The system designed to help women escape abuse — physical, emotional and financial — is lacking the knowledge to help the demographic most in need of help: seniors.
That is the conclusion of a House of Commons committee that has studied elder abuse in Canada.
In a report this week, the Commons committee on the status of women called on the federal government to help the system improve and impose stricter legal punishments for those found guilty of elder abuse.
"Recent announcements with respect to Criminal Code amendments are intended to result in tougher sentences for those who are guilty of crimes associated with abuse of older people," Conservatives on the committee wrote.
Alice Wong, minister of state for seniors, said in an interview that the government had already done much of what the committee recommended, but understood there was more the government could do.
However, the NDP, in an attachment to the report, felt that the recommendations from the committee didn't go far enough.
"Instead, the recommendations in this report exclude directives to the federal government to take the concrete steps necessary to end violence against elder women," the NDP wrote.
Among those steps the NDP said the government should take: keep the age of eligibility for OAS at 65, rather than raising it to 67, a recommendation left out of the committee's report.
In the March budget, the government announced it was raising the age of eligibility for the OAS to 67. The change would come into effect in 2029.
During hearings, the committee was told that OAS and the Guaranteed Income Supplement (GIS) were important for elderly women to avoid being financially abused — especially by family members, the most likely culprits of such abuse. Conservatives on the committee called on the government to ensure senior women automatically apply for GIS, but there was no mention of the OAS.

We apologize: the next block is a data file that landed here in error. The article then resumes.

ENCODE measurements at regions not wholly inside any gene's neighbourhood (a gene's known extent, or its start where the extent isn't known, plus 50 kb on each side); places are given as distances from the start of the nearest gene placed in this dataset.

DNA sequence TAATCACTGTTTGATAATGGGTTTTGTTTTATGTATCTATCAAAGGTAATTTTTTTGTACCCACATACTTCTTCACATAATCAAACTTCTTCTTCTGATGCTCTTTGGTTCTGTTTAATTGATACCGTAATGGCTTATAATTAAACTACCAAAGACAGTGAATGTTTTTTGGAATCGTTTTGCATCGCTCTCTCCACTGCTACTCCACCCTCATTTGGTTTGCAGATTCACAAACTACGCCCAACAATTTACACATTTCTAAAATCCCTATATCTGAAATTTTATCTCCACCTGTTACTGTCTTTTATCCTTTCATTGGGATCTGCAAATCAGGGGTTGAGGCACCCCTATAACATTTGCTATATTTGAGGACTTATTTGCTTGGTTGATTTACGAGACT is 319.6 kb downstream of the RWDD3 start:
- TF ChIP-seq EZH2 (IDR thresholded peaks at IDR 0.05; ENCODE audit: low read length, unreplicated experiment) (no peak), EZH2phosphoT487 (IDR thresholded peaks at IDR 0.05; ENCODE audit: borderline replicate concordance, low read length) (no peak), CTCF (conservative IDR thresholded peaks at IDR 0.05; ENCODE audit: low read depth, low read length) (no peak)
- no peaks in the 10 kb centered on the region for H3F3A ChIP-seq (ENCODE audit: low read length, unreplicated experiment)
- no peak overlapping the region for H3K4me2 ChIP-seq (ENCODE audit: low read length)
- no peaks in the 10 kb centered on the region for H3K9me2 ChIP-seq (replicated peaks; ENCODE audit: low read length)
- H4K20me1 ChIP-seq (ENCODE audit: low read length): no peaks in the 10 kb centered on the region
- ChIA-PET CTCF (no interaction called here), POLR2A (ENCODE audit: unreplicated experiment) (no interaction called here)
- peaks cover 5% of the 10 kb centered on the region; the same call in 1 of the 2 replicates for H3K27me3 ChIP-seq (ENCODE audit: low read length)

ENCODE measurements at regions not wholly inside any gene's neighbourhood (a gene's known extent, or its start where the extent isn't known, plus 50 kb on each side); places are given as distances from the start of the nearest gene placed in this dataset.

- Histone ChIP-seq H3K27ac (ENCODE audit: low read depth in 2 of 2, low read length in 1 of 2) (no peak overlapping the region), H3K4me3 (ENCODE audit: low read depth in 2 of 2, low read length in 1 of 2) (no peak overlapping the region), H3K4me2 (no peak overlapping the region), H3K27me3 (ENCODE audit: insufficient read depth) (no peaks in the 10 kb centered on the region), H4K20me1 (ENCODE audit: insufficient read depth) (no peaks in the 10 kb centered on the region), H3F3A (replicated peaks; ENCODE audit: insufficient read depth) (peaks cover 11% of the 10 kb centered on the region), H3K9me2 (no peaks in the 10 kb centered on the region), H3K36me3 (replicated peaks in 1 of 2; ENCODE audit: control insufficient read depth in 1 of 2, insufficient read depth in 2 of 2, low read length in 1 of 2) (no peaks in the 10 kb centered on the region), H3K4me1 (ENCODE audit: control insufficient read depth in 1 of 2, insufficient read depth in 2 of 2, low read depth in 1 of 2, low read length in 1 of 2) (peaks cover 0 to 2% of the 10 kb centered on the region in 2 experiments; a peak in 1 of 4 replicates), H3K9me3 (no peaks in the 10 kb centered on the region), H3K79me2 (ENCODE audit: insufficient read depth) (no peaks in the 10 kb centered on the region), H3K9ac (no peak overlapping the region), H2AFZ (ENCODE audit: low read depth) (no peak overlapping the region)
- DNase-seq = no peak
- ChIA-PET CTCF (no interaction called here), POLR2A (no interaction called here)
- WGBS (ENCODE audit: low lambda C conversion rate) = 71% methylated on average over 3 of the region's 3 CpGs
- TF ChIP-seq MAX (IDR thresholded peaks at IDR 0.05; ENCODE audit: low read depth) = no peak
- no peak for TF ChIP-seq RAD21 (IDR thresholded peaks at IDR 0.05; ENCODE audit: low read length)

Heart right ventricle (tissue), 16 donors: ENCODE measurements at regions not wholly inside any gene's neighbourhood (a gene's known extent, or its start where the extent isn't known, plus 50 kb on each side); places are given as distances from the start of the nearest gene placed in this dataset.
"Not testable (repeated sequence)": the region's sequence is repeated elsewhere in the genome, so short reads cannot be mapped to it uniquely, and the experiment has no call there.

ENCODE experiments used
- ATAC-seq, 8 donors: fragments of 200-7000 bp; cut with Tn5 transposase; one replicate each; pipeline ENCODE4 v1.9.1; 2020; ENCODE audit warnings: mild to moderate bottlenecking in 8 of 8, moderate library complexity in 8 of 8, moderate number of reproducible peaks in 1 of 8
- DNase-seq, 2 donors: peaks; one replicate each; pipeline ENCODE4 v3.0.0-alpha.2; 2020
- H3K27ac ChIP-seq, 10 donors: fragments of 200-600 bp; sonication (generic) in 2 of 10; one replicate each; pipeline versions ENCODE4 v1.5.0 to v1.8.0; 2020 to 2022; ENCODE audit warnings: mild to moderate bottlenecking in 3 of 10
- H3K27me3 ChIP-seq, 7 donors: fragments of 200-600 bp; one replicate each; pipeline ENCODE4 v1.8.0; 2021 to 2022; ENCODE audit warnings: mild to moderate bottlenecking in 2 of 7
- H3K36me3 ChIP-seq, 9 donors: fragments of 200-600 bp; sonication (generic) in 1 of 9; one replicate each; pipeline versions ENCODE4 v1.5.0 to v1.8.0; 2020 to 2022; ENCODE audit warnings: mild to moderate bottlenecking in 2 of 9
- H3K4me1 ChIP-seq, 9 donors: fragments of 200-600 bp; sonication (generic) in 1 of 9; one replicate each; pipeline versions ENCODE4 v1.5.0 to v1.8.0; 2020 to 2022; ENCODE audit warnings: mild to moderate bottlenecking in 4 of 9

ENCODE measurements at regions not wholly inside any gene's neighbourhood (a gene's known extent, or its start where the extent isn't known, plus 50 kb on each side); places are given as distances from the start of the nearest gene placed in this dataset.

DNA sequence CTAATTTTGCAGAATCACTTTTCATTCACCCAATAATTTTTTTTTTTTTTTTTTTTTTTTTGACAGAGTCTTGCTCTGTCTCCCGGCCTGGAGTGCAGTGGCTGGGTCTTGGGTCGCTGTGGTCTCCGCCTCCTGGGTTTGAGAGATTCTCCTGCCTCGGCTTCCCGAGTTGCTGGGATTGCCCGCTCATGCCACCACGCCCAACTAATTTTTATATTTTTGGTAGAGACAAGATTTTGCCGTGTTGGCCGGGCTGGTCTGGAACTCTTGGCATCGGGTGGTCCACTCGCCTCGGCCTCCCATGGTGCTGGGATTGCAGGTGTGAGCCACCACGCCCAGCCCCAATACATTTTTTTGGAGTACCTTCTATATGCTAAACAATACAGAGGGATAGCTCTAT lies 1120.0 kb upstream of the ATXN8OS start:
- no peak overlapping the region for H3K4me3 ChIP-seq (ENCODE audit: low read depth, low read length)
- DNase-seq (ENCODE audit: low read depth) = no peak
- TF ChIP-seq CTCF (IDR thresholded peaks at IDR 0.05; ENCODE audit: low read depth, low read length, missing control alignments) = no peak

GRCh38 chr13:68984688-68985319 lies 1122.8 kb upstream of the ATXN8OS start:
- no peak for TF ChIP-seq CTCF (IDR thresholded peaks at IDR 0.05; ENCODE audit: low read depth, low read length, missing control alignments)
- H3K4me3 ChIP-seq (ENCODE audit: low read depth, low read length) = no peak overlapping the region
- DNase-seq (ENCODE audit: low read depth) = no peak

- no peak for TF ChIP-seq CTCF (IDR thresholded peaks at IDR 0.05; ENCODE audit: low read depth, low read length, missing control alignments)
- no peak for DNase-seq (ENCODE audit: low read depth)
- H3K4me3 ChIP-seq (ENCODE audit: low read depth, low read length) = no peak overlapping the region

"They (the NDP) are playing political games with seniors," Wong said, dismissing the NDP concerns.
In Canada, statistics on elder abuse are inconclusive. Elder abuse, the committee wrote, is under-reported to law enforcement agencies as well as service providers. As well, data on victimization and crime reporting do not provide specific information about elder abuse.
That lack of knowledge about the extent of elder abuse is equalled by a lack of understanding among social and health-care workers, lawyers, judges and police about how to report and respond to incidents of elder abuse, the committee wrote.
That same lack of knowledge could be extended to banks.
"While the population becomes more aware of elder abuse, several witnesses told the committee that service providers are often unaware of the risk factors for elder abuse and do not know how to respond when they suspect abuse," the committee wrote.
The committee also called on the federal government to run awareness campaigns and ensure they receive stable, ongoing funding rather than the ad hoc funding that groups receive today.
Wong said the government has already spent $13 million on awareness campaigns. A further $10 million investment in awareness programs was announced in the 2011 budget.